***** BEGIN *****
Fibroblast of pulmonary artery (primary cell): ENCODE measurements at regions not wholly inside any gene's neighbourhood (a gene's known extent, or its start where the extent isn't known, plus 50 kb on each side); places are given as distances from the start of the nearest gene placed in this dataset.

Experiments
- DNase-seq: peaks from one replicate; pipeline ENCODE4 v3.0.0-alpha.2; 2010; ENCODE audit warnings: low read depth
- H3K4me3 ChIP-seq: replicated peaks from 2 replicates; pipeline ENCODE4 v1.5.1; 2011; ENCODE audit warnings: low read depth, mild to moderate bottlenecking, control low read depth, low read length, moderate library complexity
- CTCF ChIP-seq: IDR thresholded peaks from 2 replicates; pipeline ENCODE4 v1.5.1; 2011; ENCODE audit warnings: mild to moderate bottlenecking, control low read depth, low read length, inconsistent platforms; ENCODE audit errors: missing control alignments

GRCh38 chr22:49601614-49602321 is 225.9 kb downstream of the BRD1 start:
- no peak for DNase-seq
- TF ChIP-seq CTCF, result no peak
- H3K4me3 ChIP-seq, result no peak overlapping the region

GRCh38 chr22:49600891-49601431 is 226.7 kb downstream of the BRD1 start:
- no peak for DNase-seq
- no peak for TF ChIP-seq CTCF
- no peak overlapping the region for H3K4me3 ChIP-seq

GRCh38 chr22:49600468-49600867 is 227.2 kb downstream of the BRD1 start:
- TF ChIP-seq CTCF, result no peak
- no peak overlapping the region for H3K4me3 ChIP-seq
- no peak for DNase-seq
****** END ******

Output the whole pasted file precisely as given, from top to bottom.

Fibroblast of pulmonary artery (primary cell): ENCODE measurements at regions not wholly inside any gene's neighbourhood (a gene's known extent, or its start where the extent isn't known, plus 50 kb on each side); places are given as distances from the start of the nearest gene placed in this dataset.

Experiments
- DNase-seq: peaks from one replicate; pipeline ENCODE4 v3.0.0-alpha.2; 2010; ENCODE audit warnings: low read depth
- H3K4me3 ChIP-seq: replicated peaks from 2 replicates; pipeline ENCODE4 v1.5.1; 2011; ENCODE audit warnings: low read depth, mild to moderate bottlenecking, control low read depth, low read length, moderate library complexity
- CTCF ChIP-seq: IDR thresholded peaks from 2 replicates; pipeline ENCODE4 v1.5.1; 2011; ENCODE audit warnings: mild to moderate bottlenecking, control low read depth, low read length, inconsistent platforms; ENCODE audit errors: missing control alignments

GRCh38 chr22:49601614-49602321 is 225.9 kb downstream of the BRD1 start:
- no peak for DNase-seq
- TF ChIP-seq CTCF, result no peak
- H3K4me3 ChIP-seq, result no peak overlapping the region

GRCh38 chr22:49600891-49601431 is 226.7 kb downstream of the BRD1 start:
- no peak for DNase-seq
- no peak for TF ChIP-seq CTCF
- no peak overlapping the region for H3K4me3 ChIP-seq

GRCh38 chr22:49600468-49600867 is 227.2 kb downstream of the BRD1 start:
- TF ChIP-seq CTCF, result no peak
- no peak overlapping the region for H3K4me3 ChIP-seq
- no peak for DNase-seq